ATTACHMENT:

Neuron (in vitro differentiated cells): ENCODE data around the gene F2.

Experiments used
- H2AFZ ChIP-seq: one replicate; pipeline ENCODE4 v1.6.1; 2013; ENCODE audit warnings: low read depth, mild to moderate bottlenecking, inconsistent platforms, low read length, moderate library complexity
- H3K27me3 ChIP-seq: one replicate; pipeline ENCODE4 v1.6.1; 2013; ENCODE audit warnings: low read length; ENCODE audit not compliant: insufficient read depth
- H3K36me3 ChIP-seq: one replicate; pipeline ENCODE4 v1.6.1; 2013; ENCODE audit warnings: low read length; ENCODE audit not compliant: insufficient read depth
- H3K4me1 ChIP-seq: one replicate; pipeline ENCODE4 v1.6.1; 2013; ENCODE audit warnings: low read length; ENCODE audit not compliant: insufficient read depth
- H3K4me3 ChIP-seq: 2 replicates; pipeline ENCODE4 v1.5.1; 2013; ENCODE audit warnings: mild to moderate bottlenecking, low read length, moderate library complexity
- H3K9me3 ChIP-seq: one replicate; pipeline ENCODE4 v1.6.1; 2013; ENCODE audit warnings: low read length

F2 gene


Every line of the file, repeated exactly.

Neuron (in vitro differentiated cells): ENCODE data around the gene F2.

Experiments used
- H2AFZ ChIP-seq: one replicate; pipeline ENCODE4 v1.6.1; 2013; ENCODE audit warnings: low read depth, mild to moderate bottlenecking, inconsistent platforms, low read length, moderate library complexity
- H3K27me3 ChIP-seq: one replicate; pipeline ENCODE4 v1.6.1; 2013; ENCODE audit warnings: low read length; ENCODE audit not compliant: insufficient read depth
- H3K36me3 ChIP-seq: one replicate; pipeline ENCODE4 v1.6.1; 2013; ENCODE audit warnings: low read length; ENCODE audit not compliant: insufficient read depth
- H3K4me1 ChIP-seq: one replicate; pipeline ENCODE4 v1.6.1; 2013; ENCODE audit warnings: low read length; ENCODE audit not compliant: insufficient read depth
- H3K4me3 ChIP-seq: 2 replicates; pipeline ENCODE4 v1.5.1; 2013; ENCODE audit warnings: mild to moderate bottlenecking, low read length, moderate library complexity
- H3K9me3 ChIP-seq: one replicate; pipeline ENCODE4 v1.6.1; 2013; ENCODE audit warnings: low read length

F2 gene